Women’s emancipation has in various ways made marriage more difficult. In old days the wife had to adapt herself to the husband, but the husband did not have to adapt himself to the wife. Nowadays, many wives, on grounds of woman’s right to her own individuality and her own career, are unwilling to adapt themselves to their husbands beyond a point, while men who still hanker after the old tradition of masculine domination see no reason why they should do all the adapting. This trouble arises especially in connection with infidelity. In the old days the husband was occasionally unfaithful, but as a rule his wife did not know of it. If she did, he confessed that he had sinned and made her believe that he was penitent. She, on the other hand, was usually virtuous. If she was not, and the fact came to her husband’s knowledge, the marriage broke up. Where, as happens in many modern marriages, mutual faithfulness is not demanded, the instinct of jealousy nevertheless survives, and often proves fatal to the persistence of any deeply rooted intimacy even where no overt quarrels occur.
There is another difficulty in the way of modern marriage, which is felt especially by those who are most conscious of the value of love. Love can flourish only as long as it is free and spontaneous; it tends to be killed by the thought that it is a duty. To say that it is your duty to love so-and-so is the surest way to cause you to hate him or her. Marriage as a combination of love with legal bonds thus falls between two stools.
There can be no doubt that to close one’s mind on marriage against all the approaches of love from elsewhere is to diminish receptivity and sympathy and the opportunities of valuable human contacts. It is to do violence to something which, from the most idealistic standpoint, is in itself desirable. And like every kind of restrictive morality it tends to promote what one may call a policeman’s outlook upon the whole human life – the outlook, that is to say, which is always looking for an opportunity to forbid something.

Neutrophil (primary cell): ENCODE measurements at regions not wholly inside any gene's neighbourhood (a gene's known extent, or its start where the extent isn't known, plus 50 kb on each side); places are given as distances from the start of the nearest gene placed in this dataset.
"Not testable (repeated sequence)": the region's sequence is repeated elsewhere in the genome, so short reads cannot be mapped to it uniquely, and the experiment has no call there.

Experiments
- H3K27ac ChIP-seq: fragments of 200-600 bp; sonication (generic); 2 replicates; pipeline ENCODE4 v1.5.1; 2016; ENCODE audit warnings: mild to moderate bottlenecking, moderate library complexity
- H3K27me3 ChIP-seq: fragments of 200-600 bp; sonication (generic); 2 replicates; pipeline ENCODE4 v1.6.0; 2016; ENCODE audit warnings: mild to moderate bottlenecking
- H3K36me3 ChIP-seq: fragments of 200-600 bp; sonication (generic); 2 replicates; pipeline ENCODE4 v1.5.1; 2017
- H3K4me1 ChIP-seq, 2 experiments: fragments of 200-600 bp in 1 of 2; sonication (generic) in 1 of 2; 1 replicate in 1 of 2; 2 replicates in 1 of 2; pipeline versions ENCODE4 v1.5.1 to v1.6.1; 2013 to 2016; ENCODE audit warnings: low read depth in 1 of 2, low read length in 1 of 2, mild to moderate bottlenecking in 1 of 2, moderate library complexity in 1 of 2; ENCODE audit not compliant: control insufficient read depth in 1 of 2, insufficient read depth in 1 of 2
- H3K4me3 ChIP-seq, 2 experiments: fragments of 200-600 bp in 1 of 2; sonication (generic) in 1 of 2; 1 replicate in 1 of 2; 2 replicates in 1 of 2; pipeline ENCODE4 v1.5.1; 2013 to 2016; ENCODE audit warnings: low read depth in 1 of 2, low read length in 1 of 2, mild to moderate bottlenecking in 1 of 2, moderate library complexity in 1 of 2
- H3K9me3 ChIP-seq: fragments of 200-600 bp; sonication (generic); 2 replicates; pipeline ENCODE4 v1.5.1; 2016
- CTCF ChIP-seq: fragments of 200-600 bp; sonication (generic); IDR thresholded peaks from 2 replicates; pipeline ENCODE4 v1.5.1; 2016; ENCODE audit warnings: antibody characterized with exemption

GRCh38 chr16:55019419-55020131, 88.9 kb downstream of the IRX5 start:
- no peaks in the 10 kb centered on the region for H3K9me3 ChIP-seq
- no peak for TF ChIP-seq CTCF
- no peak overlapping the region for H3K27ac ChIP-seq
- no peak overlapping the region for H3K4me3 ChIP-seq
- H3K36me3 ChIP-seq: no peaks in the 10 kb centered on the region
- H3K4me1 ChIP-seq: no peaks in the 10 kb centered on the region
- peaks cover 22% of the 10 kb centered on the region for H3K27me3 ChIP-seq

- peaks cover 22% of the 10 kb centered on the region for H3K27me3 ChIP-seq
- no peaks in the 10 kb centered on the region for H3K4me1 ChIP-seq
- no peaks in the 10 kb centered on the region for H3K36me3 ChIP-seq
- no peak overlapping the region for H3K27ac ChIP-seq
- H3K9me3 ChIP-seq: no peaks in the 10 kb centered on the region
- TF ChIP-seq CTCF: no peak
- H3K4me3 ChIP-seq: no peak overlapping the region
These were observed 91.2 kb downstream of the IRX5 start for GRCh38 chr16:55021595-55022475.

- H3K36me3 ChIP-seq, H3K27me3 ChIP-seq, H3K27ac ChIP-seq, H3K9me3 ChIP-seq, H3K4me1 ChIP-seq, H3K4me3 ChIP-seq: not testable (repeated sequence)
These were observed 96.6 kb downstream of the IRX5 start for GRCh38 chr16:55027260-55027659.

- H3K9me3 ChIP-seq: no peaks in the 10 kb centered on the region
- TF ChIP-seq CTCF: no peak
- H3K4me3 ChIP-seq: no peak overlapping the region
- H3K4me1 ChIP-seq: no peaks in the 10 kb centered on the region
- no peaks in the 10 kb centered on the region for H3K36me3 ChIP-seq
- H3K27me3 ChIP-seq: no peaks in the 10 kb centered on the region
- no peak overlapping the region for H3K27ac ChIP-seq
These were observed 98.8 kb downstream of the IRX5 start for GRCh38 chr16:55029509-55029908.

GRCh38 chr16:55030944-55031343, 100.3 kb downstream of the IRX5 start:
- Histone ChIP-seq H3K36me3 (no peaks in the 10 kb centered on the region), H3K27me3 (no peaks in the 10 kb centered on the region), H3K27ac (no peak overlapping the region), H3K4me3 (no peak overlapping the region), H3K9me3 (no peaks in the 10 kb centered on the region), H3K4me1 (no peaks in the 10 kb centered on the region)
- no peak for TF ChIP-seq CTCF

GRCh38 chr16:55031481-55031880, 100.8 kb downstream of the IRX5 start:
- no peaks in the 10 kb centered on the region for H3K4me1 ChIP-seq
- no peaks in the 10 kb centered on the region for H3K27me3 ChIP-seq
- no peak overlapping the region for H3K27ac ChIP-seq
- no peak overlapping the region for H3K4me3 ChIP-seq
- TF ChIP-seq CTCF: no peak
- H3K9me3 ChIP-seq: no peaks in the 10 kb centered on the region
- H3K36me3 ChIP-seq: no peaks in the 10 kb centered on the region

For all these reasons, many of which are bound up with things undoubtedly good, marriage has become difficult, and if it is not to be a barrier to happiness it must be conceive in a somewhat new way. One solution often suggested, and actually tried on a large scale in America, is easy divorce. I hold, of course, as every humane person must, that divorce should  be granted on more grounds than are admitted in the English law, but I do not recognize in easy divorce a solution of the troubles of marriage. Where a marriage is childless, divorce may be often the right solution, even when both parties are doing their best to behave decently; but where there are children the stability of marriage is to my mind a matter of considerable importance. I think that where a marriage is fruitful and both parties to it are reasonable and decent the expectation ought to be that it will be lifelong, but not that it will exclude other sex relations. A marriage which begins with passionate love and leads to children who are desired and loved ought to produce so deep a tie between a man and woman that they will feel something infinitely precious in their companionship, even after sexual passion has decayed, and even if either or both feel sexual passion for someone else. This mellowing of marriage has been prevented by jealousy, but jealousy, though it is an instinctive emotion, is one which can be controlled if it is recognized as bad, and not supposed to be the expression of a just moral indignation. A companionship which has lasted for many years and through many deeply felt events has a richness of content which cannot belong to the first days of love, however delightful these may be. And any person who appreciates what time can do to enhance values will not lightly throw away such companionship for the sake of new love.
It is therefore possible for a civilized man and woman to be happy in marriage, although if this is to be the case a number of conditions must be fulfilled. There must be a feeling of complete equality on both sides; there must be no interference with mutual freedom; there must be the most complete physical and mental intimacy; and there must be a certain similarity in regard to standards of values. (It is fatal, for example, if one values only money while the other values only good work.) Given all these conditions, I believe marriage to be the best and most important relation that can exist between two human beings. If it has not often been realized hitherto, that is chiefly because husband and wife have regarded themselves as each other’s policeman. If marriage is to achieve its possibilities, husbands and wives must learn to understand that whatever the law may say, in their private lives they must be free. 


伯兰特•罗素(1872 - 1970),英国 思想家、哲学家、数学家。1950年获诺贝尔文学奖。本文选自他的《婚姻与道德》第十章《婚姻》。